Senate Confirms EEOC Commissioner and General Counsel


Senate Confirms EEOC Commissioner and General Counsel

The U.S. Senate confirmed Democrat Charlotte Burrows to serve her second term as a commissioner for the Equal Employment Opportunity Commission (EEOC) through July 1, 2023. The Senate also confirmed Sharon Fast Gustafson, an attorney from Arlington, Va., to serve as the EEOC's general counsel for a four-year term.

The EEOC is responsible for enforcing federal employment laws that make it illegal for employers to discriminate against job applicants and employees based on certain characteristics, such as age, disability, national origin, race, religion and sex.

We've rounded up the latest news on this topic. Here are SHRM Online resources and news articles from other trusted media outlets.

General Counsel Position Vacant for Several Years

The general counsel position has been vacant since President Barack Obama's appointee, David Lopez, resigned in December 2016. Gustafson, the newly confirmed general counsel, has worked as a solo legal practitioner representing both employers and employees. She represented the plaintiff in a high-profile case in which the U.S. Supreme Court ruled that employers must provide reasonable accommodations for pregnant workers in certain situations.

(JD Supra)

Majority of Commissioner Roles Filled

The EEOC has five commissioner spots—three are selected from the president's political party and two are chosen from the opposing party. Currently, there are two vacancies on the commission, but with three roles filled, the agency has a "quorum" (or majority) and can therefore issue new policies, guidance and regulations. The commission lost quorum when former Commissioner Chai Feldblum's term expired Jan. 3, 2019. The quorum was reached again when the Senate approved Janet Dhillon to chair the EEOC in May, following a two-year impasse over her nomination due to fears that she'd change the EEOC's position on lesbian, gay, bisexual and transgender (LGBT) rights. The commission currently maintains that Title VII of the Civil Rights Act of 1964 prohibits discrimination based on sexual orientation and gender identity.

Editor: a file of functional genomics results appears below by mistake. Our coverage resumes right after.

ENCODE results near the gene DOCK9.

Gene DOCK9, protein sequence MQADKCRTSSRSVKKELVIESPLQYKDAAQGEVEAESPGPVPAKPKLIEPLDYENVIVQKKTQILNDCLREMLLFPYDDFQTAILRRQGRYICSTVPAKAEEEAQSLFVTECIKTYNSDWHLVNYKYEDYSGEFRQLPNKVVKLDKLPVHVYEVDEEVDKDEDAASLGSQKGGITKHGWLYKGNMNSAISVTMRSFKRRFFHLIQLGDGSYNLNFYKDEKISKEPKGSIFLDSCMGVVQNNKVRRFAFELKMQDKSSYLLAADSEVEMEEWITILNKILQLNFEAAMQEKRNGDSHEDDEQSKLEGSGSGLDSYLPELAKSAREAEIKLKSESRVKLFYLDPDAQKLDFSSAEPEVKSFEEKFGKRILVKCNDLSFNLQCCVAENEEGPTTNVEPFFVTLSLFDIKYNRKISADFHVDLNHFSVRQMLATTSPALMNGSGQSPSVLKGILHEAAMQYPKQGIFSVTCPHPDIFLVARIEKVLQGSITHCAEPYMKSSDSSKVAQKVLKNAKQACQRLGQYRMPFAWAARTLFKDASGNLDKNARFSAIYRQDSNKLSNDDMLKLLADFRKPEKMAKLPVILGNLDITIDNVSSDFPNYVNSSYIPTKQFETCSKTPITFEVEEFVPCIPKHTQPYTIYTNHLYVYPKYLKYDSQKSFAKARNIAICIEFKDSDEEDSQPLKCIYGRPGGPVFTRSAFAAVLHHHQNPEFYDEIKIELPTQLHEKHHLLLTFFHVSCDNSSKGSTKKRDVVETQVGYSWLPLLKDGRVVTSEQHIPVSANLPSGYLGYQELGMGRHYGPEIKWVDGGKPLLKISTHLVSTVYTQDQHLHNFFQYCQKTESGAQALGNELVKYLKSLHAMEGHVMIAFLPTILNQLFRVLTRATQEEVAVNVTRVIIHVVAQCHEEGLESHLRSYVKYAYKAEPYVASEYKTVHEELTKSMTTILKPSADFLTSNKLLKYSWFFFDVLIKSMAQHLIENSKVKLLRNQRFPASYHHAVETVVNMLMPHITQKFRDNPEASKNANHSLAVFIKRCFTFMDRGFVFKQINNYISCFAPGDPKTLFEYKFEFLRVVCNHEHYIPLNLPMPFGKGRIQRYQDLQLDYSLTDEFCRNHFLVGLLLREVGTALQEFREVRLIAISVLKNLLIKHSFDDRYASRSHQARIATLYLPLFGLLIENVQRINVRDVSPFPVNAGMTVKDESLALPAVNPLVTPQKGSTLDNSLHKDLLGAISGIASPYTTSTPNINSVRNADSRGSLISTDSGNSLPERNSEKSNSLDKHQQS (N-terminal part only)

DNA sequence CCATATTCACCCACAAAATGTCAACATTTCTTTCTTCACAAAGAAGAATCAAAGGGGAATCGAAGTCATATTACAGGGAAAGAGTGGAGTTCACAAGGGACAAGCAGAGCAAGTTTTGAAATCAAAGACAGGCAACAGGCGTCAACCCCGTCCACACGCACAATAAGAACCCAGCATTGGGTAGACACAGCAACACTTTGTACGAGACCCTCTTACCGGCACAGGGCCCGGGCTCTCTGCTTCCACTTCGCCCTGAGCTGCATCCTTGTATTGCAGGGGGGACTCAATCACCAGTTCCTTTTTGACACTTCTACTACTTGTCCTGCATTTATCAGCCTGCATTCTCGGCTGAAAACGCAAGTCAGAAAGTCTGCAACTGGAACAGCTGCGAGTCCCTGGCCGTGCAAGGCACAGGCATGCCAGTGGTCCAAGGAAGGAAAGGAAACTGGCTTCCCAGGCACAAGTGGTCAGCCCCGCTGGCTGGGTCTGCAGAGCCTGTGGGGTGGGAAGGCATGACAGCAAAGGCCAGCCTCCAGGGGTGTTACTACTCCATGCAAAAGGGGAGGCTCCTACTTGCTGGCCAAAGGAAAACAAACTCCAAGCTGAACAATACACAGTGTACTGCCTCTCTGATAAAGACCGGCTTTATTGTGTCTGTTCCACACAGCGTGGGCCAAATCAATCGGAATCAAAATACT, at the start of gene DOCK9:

(SHRM Online)

What Are the EEOC's Leadership Roles?

The EEOC is a bipartisan commission comprised of the chair, vice chair and three commissioners. The chair oversees the commission's policies, finances and organizational development. The members work together to develop and approve policies, issue discrimination charges, and authorize lawsuits. The general counsel provides direction and supervision to the EEOC's litigation program.


Look for More Guidance on EEO-1 Pay-Data Reporting

After a heated court battle, the EEOC announced earlier this year that employers must report EEO-1 pay data, broken down by race, sex and ethnicity, from 2017 and 2018 payrolls. The pay data reports—which are requested under Component 2 of the EEO-1 form—are due Sept. 30. The EEO-1 Component 2 online filing system is now available on the agency's website, as well as a sample form, instructions and FAQs to help employers submit employee pay data.

(SHRM Online)

EEOC Wants to Close Skills Gap

The EEOC focuses on eliminating employment discrimination, but the agency also wants to ensure that more people get recruited into the workplace, according to EEOC Commissioner Victoria Lipnic. She was the EEOC's acting chair before Dhillon was confirmed and now serves as a commissioner. "People live longer and need to work longer," she said. So HR professionals should think about how they are recruiting and how to reach a more diverse pool of candidates. Employers can help close the skills gap by hiring older workers, formerly incarcerated workers and workers with disabilities.

(SHRM Online)


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